Northwestern Men’s Basketball Player Previews 2022-23: New Arrivals

With the leaves beginning to fall, it’s finally time to discuss some college basketball! To kick off pre-season coverage of the Northwestern men’s basketball team, we’ll be starting with those new to Evanston this season. Here’s what you need to know about new arrivals of wild cats and their reserves for 2022-23:

Transfers

F Tydus Verhoeven, Postgraduate Student (UTEP)

Being the only transfer to join the Cats this season, Verhoeven’s 6-9 tire fits Northwestern’s needs well. After losing three top players alternately at Pete Nance, Elijah Williams and Ryan Young, Northwestern’s starting position is uncertain, but Verhoeven is definitely playing.

In his three years in El Paso, only Verhoeven has improved, last season making him a one-block average over 50% of the field. Northwestern won’t change offensively, but his experience and leadership should be pivotal to a team that looks very different than it did a year ago. Whether he starts or joins Unit Two, expect to see Verhoeven gain valuable minutes this season.

early years

F Nick Martinelli

The Illinois native is probably the most familiar with Northwestern of anyone on this list, as his brother Dominic was going to race the ‘Cats’ in 2020-21. The 6-foot-7 winger won’t impress you with his athleticism, but 22.8 ppi in his first season is proof alone that he can attack.

After originally committing to Elon, Chris Collins was quick to introduce the adult after Elon’s coach broke up with the show. Martinelli’s shot alone should give him a spin-breaking chance, but if he’s able to develop on the defensive end he could make a real contribution to the ‘Cats in his first year.

F Lock Hunger

After four-star guard Rowan Brumbo’s commitment was cancelled, Hunger’s commitment was treated as a consolation prize, as Northwestern’s season began to derail. However, the Canadian turns out to be more than a consolation, standing at 6 feet 10 feet tall and 255 pounds. Builds. Plus, Hunger had a massive summer, which proves to be far from your average three-star recruit.

At Peach Jam, one of the highlights of a high school show, Hunger put on a show. He averaged 16.8 points, 6.6 rebounds and four ridiculous blocks per game in his eight games. Michigan and Wisconsin, among other Big Six schools, followed Hunger after this performance but Hunger remained committed to the ‘Cats.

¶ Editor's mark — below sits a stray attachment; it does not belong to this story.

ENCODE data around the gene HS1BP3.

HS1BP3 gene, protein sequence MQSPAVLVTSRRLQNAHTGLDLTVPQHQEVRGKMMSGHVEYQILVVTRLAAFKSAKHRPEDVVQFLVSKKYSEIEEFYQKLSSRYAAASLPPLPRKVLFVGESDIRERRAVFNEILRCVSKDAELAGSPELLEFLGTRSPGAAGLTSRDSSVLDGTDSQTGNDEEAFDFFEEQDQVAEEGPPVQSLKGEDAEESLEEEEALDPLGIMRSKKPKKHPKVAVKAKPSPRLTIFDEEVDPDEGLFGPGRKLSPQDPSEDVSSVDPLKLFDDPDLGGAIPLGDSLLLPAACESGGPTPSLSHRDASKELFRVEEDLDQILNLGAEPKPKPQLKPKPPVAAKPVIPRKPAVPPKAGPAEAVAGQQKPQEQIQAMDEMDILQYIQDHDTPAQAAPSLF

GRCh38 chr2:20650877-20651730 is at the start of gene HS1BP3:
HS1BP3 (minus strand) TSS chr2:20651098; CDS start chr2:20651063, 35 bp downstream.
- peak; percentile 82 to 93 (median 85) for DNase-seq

Hunger has shown this summer that his skill set could benefit from an increased level of play in the Big Ten, and if he can prove to Collins that his birdie is a real threat, it will be difficult to keep the striker away from the starting five for long.

J Blake Smith

Smith definitely looks like one of the more raw prospects on the list, with his frame too skinny to start his first year. However, being a 6-foot-6 ranger who tracked the track in high school, it’s hard not to see the appeal.

Smith’s handle and jump shot are definitely not where you want them to be in the Big Ten just yet, so it would be surprising to see him contribute so much so early on, but it looks like a long-term investment for the ‘Cats.

F Gus Hurlburt

The 6-foot-9 walk didn’t have the typical rear of a Power Six college basketball player. Hurlburt is from the small town of Enderlin, ND, and attended a high school with a graduating class of only 21. Don’t let his background fool you, Hurlburt can turn around, averaging 15.9 points and 8.8 rebounds in his senior year.

Hurlburt decided not to play basketball in North Dakota, to attend a school away from home in Northwestern primarily because of its academics. Even before setting foot on campus, Hurlburt reiterated that he wants to contribute in any way he can regardless of whether he gets time to play, so don’t expect to see several minutes straight away from the North Dakota native.

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